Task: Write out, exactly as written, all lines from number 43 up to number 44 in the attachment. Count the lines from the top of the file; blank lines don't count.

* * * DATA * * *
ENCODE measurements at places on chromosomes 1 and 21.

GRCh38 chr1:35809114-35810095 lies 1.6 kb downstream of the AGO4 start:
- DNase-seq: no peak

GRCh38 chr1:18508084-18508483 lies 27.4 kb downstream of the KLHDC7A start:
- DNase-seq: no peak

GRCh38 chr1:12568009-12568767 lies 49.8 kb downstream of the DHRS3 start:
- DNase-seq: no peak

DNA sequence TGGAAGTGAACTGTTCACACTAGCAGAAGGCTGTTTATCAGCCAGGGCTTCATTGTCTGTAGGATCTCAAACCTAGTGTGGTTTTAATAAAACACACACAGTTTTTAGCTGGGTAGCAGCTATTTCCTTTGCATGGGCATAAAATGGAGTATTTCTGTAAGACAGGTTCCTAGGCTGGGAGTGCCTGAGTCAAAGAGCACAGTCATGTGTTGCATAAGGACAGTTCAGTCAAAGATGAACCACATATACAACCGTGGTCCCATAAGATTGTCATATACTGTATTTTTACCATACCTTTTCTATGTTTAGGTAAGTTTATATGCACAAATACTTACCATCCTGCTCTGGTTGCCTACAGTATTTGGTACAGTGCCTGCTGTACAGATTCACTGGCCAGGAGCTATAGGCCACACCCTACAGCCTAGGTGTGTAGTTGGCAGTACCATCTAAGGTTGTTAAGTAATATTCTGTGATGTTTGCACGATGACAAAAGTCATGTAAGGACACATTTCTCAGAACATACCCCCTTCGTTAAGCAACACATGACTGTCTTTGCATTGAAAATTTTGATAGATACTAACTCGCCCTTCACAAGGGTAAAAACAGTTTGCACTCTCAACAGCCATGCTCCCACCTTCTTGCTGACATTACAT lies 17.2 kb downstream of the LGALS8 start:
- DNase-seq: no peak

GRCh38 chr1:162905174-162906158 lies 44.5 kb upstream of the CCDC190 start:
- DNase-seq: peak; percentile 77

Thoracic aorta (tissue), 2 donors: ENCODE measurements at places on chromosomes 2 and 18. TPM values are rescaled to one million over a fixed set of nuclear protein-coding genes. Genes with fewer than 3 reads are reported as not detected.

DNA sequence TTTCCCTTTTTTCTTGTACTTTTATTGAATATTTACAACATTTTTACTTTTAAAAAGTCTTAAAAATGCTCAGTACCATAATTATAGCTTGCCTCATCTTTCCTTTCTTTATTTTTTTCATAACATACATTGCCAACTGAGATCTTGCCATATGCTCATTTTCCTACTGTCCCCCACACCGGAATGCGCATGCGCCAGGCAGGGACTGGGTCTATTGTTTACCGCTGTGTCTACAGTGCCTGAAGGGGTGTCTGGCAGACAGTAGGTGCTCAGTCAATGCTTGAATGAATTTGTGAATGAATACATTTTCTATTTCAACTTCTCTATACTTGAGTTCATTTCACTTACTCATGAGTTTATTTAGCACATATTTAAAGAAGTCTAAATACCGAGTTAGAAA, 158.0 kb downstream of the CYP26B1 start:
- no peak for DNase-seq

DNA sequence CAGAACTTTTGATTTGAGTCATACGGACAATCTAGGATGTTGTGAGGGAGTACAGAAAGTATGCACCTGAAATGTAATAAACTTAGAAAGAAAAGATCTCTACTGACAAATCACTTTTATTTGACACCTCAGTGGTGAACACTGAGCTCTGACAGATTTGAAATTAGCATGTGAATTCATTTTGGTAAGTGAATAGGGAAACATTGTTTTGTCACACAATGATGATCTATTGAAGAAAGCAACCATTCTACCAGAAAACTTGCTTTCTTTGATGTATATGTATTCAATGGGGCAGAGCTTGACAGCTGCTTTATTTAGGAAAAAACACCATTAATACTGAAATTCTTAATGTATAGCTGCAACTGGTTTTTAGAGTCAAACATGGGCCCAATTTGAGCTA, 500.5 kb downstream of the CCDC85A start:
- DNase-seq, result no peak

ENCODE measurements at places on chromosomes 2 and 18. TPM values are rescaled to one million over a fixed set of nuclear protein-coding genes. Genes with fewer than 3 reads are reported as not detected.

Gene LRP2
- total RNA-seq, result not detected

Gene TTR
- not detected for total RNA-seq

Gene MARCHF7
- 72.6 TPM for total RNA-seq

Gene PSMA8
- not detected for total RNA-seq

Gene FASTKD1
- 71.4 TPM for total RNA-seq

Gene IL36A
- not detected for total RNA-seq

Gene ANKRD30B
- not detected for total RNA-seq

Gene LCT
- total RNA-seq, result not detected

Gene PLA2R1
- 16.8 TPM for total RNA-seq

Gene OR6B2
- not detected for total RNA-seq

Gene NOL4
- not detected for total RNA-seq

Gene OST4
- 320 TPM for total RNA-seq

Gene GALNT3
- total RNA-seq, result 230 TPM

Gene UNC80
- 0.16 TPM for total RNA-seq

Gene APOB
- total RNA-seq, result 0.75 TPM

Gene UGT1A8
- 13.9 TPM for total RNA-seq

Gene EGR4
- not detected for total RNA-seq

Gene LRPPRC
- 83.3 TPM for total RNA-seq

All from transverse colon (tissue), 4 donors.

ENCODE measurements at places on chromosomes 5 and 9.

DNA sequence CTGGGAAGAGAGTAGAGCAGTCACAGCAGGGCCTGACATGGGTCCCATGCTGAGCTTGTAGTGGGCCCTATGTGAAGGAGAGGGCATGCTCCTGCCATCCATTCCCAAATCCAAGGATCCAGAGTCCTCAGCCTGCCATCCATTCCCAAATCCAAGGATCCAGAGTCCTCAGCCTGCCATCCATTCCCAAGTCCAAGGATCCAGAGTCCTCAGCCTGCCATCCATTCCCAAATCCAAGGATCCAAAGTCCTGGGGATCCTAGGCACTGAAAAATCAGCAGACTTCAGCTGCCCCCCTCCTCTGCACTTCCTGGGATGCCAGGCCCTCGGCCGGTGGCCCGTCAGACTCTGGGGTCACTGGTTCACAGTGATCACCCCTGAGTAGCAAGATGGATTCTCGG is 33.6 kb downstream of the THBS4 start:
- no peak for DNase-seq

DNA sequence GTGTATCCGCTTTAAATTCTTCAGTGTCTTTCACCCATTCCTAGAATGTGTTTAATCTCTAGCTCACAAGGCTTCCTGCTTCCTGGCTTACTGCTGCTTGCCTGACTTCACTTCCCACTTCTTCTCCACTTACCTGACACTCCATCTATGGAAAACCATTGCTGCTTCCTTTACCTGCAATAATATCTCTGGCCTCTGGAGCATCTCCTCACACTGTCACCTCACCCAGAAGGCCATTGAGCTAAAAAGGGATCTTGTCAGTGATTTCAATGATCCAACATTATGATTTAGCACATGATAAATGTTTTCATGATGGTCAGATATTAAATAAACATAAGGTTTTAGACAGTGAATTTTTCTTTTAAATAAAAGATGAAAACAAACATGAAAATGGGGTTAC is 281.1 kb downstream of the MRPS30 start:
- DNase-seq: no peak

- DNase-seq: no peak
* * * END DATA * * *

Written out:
- total RNA-seq, result 230 TPM

Gene UNC80